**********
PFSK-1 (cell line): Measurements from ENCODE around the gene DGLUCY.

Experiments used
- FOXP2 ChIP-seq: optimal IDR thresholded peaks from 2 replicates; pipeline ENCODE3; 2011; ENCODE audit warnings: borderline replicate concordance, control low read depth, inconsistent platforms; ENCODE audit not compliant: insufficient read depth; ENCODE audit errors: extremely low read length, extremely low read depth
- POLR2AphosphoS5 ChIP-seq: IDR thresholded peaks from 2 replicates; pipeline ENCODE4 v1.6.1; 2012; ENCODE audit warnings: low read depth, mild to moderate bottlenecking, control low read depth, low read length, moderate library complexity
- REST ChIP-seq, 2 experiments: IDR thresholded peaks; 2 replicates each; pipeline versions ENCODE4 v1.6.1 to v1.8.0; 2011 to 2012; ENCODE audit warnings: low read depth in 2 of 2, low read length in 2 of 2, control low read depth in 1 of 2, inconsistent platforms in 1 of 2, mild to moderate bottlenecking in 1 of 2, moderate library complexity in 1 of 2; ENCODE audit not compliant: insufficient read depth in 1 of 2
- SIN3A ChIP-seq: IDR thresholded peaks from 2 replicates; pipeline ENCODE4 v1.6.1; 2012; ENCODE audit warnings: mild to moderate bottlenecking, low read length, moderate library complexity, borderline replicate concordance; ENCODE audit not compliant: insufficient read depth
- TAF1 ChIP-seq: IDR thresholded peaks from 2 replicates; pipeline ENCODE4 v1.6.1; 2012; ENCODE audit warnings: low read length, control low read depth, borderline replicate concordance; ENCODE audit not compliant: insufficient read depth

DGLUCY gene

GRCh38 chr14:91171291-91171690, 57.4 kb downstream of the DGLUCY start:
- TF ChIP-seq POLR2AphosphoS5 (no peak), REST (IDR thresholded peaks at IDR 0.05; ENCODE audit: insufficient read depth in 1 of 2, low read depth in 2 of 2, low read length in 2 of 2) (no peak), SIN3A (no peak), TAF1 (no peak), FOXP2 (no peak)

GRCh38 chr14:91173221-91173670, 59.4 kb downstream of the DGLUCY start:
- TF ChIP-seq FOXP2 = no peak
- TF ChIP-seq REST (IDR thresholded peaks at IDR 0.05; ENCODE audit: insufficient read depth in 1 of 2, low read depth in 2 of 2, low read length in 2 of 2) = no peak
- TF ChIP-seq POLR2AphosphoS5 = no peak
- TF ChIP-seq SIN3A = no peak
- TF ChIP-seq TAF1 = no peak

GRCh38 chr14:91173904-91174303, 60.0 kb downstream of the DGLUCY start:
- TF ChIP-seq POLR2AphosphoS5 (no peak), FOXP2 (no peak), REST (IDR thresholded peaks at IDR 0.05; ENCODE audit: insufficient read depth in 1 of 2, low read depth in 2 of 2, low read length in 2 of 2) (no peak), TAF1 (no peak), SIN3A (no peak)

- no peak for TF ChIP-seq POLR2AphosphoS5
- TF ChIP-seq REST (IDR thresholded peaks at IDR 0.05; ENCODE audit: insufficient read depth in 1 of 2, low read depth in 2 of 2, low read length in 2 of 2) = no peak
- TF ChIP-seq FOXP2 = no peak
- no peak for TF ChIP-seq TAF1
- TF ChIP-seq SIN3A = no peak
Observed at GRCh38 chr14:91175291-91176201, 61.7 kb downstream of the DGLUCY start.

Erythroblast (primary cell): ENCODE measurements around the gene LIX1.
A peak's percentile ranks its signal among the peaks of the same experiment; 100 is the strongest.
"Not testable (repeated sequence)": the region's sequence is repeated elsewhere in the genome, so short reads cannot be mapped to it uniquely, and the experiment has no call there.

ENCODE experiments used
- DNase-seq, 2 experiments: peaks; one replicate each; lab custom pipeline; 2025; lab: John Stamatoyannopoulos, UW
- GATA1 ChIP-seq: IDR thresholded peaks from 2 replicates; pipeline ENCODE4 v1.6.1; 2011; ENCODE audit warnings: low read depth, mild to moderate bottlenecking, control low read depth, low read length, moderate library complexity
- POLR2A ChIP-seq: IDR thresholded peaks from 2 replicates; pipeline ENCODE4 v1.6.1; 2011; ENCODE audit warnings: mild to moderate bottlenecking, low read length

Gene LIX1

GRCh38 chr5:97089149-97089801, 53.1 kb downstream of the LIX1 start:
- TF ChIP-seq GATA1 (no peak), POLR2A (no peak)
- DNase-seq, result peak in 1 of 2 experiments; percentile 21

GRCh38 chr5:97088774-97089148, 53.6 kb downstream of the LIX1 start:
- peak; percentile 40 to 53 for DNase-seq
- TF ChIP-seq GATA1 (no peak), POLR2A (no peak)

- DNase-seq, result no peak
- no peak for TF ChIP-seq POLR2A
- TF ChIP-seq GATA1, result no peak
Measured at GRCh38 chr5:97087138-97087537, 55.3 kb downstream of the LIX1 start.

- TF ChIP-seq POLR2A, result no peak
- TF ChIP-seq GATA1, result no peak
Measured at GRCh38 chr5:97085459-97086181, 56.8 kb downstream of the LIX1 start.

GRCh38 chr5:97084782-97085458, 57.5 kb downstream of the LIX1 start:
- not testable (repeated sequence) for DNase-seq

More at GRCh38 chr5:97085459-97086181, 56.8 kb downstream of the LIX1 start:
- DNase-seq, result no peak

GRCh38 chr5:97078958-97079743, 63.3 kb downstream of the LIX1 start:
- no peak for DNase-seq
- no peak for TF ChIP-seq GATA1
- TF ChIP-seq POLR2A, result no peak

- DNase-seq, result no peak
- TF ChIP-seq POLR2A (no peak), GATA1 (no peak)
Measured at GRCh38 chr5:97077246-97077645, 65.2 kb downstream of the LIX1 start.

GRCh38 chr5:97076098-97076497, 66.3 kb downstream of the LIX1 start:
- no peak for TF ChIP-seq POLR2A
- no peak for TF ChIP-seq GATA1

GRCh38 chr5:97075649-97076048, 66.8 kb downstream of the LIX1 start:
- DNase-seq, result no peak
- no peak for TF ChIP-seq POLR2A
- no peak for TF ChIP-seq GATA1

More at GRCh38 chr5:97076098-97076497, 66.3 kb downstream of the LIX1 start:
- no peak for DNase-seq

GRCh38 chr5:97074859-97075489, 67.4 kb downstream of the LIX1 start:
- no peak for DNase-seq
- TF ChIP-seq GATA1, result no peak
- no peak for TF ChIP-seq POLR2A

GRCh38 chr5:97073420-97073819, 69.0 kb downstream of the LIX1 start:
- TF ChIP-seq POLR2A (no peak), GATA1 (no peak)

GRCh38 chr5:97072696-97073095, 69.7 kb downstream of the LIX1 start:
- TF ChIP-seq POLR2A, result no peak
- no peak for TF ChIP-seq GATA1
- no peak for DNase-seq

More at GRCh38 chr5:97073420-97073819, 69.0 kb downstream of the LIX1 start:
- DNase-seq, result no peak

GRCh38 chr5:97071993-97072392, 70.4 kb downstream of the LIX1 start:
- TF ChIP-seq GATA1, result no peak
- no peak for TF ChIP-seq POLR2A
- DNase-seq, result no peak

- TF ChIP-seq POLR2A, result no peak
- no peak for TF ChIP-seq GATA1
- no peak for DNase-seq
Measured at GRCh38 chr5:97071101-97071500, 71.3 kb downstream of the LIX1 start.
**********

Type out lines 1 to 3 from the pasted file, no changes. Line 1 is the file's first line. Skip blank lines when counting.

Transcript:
PFSK-1 (cell line): Measurements from ENCODE around the gene DGLUCY.

Experiments used
- FOXP2 ChIP-seq: optimal IDR thresholded peaks from 2 replicates; pipeline ENCODE3; 2011; ENCODE audit warnings: borderline replicate concordance, control low read depth, inconsistent platforms; ENCODE audit not compliant: insufficient read depth; ENCODE audit errors: extremely low read length, extremely low read depth